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the tone and impulse to society. Very young children indeed do not flatter: but as soon as they begin to know something of human corruption and deceit (and I suppose all men to know something of them, though they may deny the doctrine in words) they learn to flatter from a consciousness that truth will offend; and they love to be flattered, because they had rather be deceived than have their real character and actual condition laid open to their view.
It is possible that this publication may be of use in another respect. Should it be insinuated, or reported by any, that my views of the gospel in any points of vital importance are erroneous, they may be referred to what I have written, and made public. If they will condescend to read the following pages, they may find my principles in them, and learn what my creed is. To the best of my knowledge I have flattered no man here ; nor sought to please any man, or body of men, at the expence of truth. It is now a long time, that I have not dared to lean on any human authority for any thing I am to believe and teach concerning the religion of Jesus Christ The testimony which follows is the testimony of my conscience and experience; and I trust also it will be found to accord with the word of God. In preparing it for the press it has been my daily prayer, that the Lord would be pleased to guide me through the whole of it, and that I might, in every particular, have a single eye to please him, and to glorify his name. This I find the best defence against all objections and discouragements, as I can humbly say to the authors of them, " With me it is a very small thing that I should be judged of you, or of man's judgment :He that judgeth me is the Lord."*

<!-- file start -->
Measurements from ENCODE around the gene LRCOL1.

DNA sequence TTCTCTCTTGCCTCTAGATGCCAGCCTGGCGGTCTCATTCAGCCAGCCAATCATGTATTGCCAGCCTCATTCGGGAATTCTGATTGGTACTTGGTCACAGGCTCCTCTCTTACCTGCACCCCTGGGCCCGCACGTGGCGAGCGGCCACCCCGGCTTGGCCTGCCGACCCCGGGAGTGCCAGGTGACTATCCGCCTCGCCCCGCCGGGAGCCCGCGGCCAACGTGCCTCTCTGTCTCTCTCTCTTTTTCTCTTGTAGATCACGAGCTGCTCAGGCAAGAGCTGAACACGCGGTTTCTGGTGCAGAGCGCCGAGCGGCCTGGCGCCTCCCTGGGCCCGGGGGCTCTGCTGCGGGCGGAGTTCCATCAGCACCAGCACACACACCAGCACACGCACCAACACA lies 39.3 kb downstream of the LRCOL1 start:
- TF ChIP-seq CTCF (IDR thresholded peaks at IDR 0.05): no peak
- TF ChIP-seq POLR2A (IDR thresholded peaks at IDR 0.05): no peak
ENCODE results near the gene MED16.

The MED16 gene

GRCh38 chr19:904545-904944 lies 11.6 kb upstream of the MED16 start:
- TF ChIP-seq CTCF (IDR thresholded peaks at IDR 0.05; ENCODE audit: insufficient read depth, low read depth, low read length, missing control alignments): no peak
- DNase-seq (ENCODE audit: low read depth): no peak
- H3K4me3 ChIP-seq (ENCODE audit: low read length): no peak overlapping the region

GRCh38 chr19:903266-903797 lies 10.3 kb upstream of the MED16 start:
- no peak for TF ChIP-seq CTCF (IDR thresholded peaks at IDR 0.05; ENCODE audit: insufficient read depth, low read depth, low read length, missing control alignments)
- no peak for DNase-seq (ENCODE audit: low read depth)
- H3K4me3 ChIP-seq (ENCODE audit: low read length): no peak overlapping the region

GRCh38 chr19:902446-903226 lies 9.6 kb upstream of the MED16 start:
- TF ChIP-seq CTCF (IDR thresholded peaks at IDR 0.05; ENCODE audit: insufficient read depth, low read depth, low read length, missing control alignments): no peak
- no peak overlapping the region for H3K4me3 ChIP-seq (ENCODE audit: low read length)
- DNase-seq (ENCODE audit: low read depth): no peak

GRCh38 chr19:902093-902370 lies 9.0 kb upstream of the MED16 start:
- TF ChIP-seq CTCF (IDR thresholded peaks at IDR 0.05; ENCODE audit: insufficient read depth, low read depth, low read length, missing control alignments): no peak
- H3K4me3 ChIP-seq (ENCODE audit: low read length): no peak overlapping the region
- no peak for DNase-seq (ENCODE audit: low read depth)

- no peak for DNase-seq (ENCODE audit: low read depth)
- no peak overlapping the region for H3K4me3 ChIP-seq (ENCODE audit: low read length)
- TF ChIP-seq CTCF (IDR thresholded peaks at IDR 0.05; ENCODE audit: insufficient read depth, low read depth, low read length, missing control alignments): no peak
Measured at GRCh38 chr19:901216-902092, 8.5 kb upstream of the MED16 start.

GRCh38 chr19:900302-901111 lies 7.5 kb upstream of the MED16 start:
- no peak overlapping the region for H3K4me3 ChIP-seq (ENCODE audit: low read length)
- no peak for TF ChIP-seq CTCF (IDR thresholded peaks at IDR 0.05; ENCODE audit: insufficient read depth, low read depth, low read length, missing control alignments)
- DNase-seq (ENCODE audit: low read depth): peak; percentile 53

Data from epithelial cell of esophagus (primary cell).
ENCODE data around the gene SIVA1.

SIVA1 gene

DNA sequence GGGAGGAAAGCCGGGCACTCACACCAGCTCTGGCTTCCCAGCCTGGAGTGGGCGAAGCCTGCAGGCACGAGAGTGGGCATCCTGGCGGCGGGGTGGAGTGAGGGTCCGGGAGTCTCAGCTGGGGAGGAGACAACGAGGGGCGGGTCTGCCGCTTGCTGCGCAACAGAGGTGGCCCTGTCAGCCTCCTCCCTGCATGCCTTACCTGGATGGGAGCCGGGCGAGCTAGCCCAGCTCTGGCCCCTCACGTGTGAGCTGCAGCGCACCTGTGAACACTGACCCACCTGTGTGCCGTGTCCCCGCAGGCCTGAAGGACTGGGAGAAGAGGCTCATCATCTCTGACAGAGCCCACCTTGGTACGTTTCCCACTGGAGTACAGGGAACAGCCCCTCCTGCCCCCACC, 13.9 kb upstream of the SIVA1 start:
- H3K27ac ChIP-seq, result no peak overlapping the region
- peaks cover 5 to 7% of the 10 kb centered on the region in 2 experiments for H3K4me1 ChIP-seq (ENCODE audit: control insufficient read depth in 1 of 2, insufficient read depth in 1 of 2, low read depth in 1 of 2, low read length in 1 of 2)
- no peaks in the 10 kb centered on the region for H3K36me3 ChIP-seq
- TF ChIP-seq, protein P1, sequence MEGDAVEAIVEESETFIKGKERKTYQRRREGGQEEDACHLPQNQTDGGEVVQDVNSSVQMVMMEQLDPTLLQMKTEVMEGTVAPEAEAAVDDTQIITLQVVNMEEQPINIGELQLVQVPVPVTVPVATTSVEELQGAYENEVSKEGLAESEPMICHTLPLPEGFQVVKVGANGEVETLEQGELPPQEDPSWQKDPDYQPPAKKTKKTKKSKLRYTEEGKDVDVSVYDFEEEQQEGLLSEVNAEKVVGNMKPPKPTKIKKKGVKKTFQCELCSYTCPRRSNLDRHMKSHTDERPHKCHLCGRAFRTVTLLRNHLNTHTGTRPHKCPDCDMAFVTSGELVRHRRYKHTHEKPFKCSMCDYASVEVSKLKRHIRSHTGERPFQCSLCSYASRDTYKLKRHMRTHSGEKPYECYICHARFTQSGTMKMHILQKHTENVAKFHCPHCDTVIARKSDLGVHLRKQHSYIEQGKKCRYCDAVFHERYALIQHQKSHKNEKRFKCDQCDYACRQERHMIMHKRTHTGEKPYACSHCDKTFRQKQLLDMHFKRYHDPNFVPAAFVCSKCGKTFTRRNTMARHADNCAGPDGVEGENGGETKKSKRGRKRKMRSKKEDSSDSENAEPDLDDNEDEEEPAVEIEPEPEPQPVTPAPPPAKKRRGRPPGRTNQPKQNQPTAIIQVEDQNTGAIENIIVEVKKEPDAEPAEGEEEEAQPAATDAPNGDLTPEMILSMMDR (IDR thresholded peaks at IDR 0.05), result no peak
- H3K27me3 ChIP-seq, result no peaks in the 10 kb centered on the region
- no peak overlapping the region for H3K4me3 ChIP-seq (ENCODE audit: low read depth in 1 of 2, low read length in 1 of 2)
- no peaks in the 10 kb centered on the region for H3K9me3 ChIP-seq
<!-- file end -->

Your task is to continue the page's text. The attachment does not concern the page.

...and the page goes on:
Such also must be my present answer to my dear brethren in the establishment, who blame me for leaving them; and to my brethren out of the establishment, and equally dear, who complain because I do not immediately declare for one of the divisions in which they serve. I say to them all, judge nothing before the time. Let us strengthen one another against the common enemy. Let us not seek every man his own; but every man the things which are Jesus Christ's, that we may follow after love, peace, unity, and mutual edification. The time, I think, is approaching when the word schism will be better understood than it is at present. When I meet with any who
evidently fear God, and love our Lord Jesus Christ, be their outward denomination what it may, I have an inward testimony that they are my brethren, and that I am one with them in the Lord. And this experience is sweet, and encouraging. I must also bear in mind, who it is that has said, One is your Master, even Christ, and all ye are brethren.†